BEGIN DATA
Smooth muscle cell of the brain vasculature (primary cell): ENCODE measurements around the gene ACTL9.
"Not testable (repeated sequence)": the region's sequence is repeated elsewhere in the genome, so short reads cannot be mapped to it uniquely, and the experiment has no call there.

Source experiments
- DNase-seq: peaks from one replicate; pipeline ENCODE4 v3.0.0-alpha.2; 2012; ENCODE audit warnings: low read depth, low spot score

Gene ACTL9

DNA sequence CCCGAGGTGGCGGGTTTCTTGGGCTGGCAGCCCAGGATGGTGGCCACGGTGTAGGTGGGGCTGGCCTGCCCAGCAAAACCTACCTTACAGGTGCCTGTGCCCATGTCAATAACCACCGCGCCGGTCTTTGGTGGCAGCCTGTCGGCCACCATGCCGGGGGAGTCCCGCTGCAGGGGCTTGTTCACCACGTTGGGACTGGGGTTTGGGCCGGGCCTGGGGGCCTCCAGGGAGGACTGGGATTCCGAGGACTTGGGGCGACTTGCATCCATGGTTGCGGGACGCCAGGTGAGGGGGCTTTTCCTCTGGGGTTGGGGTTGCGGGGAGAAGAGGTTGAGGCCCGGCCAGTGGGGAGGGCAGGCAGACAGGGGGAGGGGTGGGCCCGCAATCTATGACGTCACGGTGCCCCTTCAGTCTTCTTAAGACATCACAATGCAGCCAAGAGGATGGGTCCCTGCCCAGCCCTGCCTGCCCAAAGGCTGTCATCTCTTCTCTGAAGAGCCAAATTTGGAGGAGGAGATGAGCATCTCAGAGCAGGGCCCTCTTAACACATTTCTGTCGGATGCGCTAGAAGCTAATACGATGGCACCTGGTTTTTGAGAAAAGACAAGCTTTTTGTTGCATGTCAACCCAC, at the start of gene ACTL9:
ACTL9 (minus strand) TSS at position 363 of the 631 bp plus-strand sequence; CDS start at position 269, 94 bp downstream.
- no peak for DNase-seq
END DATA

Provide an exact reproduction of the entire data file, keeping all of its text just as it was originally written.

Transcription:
Smooth muscle cell of the brain vasculature (primary cell): ENCODE measurements around the gene ACTL9.
"Not testable (repeated sequence)": the region's sequence is repeated elsewhere in the genome, so short reads cannot be mapped to it uniquely, and the experiment has no call there.

Source experiments
- DNase-seq: peaks from one replicate; pipeline ENCODE4 v3.0.0-alpha.2; 2012; ENCODE audit warnings: low read depth, low spot score

Gene ACTL9

DNA sequence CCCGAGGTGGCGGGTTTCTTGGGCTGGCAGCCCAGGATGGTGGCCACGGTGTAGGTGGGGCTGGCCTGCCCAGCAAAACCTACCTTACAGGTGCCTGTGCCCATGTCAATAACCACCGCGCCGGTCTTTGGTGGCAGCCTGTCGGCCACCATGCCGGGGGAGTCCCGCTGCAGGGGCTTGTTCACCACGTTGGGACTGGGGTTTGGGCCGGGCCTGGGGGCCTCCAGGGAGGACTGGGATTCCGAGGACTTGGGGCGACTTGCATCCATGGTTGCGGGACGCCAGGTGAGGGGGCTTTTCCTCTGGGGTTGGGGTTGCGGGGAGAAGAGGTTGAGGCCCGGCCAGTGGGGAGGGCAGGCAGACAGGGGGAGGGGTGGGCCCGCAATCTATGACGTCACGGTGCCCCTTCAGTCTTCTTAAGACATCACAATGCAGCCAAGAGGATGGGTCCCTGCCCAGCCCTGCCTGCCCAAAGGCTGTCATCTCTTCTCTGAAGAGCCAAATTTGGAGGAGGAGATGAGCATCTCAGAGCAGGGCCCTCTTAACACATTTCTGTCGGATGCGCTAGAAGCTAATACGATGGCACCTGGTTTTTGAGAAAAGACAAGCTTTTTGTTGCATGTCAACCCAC, at the start of gene ACTL9:
ACTL9 (minus strand) TSS at position 363 of the 631 bp plus-strand sequence; CDS start at position 269, 94 bp downstream.
- no peak for DNase-seq